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April - 2012 - issue > Management
Opening up for INNOVATION
DeLisa Alexander
Executive Vice President & Chief People Officer-Red Hat
Monday, April 2, 2012
Red Hat, Inc. (NYSE: RHT) is the world's leading open source and Linux® provider. Founded in 1993, Red Hat is headquartered in Raleigh, North Carolina with satellite offices worldwide. Red Hat has become associated to a large extent with its enterprise operating system Red Hat Enterprise Linux and with the acquisition of open-source enterprise middleware vendor JBoss. Red Hat provides operating-system platforms along with middleware, applications and management products, as well as support, training and consulting services.

According to a recent survey by global recruitment firm Robert Walters, workers can expect salary increases this year, with some countries and sectors approaching 15 to 20 percent. This presents management with an even bigger challenge in retaining and attracting talent than we have experienced in the last few years. To tap into the varying motivations and meet the needs of today’s workers, management must make available a wide spectrum of incentives, from promoting career opportunities to offering competitive compensation and benefits.

Importantly, in addition to tangible incentives, attracting and retaining today’s top talent requires a more open management and leadership approach. The workforce is evolving, and the new employees entering the workforce are part of a major change affecting not only how we hire and who we hire, but how our companies operate on a basic level.

Generation Y is very different when compared to the Baby Boomer and even Generation X, as they want to contribute immediately and expect to fundamentally participate in their companies. By encouraging management to put control in the hands of employees, companies gain a more interested, engaged, higher performing, and innovative workforce who feels like their work means something.

This change is prevalent in businesses throughout all industry groups today. People want to see how their contributions to projects and work make an impact. Think about how quickly things like Wikipedia, threadless.com, Yelp, and Linux progress. What you see, buy, and use is driven by the community because they have a vested interest in making it a success. It is that simple. It is no wonder that people growing up with these technologies and communities want to do the same in their jobs.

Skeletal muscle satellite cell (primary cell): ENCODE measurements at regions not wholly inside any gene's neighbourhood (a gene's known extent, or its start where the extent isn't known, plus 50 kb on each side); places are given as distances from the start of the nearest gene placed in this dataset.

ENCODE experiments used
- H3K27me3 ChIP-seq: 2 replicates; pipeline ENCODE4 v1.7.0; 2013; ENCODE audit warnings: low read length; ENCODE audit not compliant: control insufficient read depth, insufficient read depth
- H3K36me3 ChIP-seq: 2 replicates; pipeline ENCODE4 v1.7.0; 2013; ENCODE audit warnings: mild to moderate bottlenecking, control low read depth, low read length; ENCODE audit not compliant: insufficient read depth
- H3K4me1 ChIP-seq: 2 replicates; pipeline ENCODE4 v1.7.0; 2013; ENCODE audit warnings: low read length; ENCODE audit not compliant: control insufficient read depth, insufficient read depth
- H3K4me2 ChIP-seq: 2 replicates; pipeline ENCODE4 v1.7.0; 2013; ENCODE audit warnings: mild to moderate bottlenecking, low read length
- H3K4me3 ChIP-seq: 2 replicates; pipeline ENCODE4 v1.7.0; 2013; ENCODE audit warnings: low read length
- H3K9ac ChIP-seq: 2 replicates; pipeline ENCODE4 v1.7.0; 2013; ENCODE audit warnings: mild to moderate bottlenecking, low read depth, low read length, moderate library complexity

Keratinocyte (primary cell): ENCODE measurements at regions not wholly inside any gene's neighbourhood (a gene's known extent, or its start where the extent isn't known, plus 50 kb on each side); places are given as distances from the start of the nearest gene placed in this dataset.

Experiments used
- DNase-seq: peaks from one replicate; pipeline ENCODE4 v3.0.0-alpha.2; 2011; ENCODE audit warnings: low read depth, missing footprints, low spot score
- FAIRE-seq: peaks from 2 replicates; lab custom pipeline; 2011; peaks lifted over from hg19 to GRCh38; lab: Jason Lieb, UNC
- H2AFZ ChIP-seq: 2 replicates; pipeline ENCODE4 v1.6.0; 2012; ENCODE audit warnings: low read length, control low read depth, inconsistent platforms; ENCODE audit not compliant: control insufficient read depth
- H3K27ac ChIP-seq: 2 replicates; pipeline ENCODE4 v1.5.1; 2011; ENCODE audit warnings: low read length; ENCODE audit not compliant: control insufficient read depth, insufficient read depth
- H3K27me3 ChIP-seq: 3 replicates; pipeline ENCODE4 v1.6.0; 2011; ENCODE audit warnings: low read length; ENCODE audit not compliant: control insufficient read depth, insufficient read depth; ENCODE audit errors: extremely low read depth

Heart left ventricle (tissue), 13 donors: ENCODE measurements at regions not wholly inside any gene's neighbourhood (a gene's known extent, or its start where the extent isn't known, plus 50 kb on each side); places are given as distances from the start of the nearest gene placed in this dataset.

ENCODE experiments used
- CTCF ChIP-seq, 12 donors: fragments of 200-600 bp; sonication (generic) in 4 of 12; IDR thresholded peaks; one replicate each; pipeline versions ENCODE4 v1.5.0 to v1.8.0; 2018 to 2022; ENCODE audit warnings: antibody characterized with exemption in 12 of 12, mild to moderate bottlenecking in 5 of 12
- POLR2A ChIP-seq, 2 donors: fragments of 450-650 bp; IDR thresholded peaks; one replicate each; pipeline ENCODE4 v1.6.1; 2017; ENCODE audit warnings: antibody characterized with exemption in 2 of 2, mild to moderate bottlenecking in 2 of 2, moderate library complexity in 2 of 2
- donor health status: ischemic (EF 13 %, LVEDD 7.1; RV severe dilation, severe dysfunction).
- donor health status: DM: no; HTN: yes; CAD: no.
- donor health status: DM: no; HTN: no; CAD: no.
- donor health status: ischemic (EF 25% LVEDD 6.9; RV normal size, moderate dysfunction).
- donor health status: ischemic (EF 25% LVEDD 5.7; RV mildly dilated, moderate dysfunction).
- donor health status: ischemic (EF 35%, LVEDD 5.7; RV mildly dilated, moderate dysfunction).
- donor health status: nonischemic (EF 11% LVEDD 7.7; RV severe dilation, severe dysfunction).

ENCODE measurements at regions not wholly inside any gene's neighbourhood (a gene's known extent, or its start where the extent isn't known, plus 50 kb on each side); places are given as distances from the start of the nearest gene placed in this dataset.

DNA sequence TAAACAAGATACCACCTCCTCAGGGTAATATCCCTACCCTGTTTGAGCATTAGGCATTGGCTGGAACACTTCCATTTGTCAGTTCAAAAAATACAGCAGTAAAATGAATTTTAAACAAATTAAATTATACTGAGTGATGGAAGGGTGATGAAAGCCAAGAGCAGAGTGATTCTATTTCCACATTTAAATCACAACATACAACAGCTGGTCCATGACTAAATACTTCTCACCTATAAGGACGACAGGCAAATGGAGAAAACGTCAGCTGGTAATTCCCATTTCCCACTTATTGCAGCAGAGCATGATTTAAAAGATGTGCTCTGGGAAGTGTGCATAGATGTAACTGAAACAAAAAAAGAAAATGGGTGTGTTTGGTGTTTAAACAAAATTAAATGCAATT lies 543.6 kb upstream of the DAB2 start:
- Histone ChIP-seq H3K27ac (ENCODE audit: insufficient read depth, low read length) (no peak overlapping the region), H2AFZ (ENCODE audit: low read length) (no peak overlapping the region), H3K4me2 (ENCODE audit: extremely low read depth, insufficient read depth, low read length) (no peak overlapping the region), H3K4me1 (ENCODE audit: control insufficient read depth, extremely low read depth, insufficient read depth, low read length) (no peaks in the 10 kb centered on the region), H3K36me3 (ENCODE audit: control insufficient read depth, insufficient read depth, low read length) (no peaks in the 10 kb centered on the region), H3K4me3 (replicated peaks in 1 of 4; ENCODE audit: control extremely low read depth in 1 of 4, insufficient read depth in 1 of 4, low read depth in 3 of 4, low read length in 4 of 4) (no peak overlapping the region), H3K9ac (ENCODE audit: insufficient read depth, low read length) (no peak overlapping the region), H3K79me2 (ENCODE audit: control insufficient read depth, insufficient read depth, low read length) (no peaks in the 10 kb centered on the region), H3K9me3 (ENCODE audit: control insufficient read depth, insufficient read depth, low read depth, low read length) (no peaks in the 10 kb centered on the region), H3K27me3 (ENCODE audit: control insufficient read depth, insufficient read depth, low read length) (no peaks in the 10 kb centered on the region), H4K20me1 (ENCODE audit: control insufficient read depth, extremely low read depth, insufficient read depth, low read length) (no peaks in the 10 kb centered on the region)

Empowering your employees

Imagine an entire workforce wanting to be involved from the bottom up because they genuinely care about making a difference. I believe the days of “paying your dues” for years just to be heard are over. We have found that some of the best ideas come from our new employees with new perspectives, as well as those who have been with the company since the beginning. This attitude and commitment should come from every level in the organization, regardless of title or position.

Offering a tight feedback loop tends to result in the faster delivery of high quality work. For example, “Release early, release often,” is a principle closely held by open source software developers who want to get feedback from users on their work as soon as possible so they can improve it quickly. Likewise, enabling the free flow of information across a company allows work to be streamlined and better tailored to meet the needs of internal teams—and ultimately, the client.

Discovering talent and spurring innovation

By encouraging an open culture, natural leaders step up, and the smartest and most able can get their ideas out and be heard. Success in today’s business world requires a workplace where decisions, even company-wide decisions on things like strategy, goals, direction, and the corporate mission statement are decided by the people in collaboration with upper management, and all opinions are valued.

Innovation thrives in open environments where everyone is allowed to share knowledge and work together toward common goals. An open work culture also benefits management, as you will often see innovations much sooner then they would appear within closed development environments.

High-performing workers demand a different leadership style based on open source principles. They feel ownership and expect company-wide collaboration. And soon enough, this type of worker will be coming into every job market. This is the face of the employee of the future.

These new employees have a vested interest in work that means something to them. It is more than a pay check; it is a vested interest of success. That means getting that next piece of code written, getting the project done, advancing the culture of the company, deciding where the company goes next, and loving every minute of it.

Soon, success in management will require leading by example, within a culture of sharing. We see this new generation and the world at large are moving more and more toward the open source way in expectations and actions. Companies hiring in the near future are challenged to create an environment that fosters collaboration and transparency. They must do so to stay relevant.

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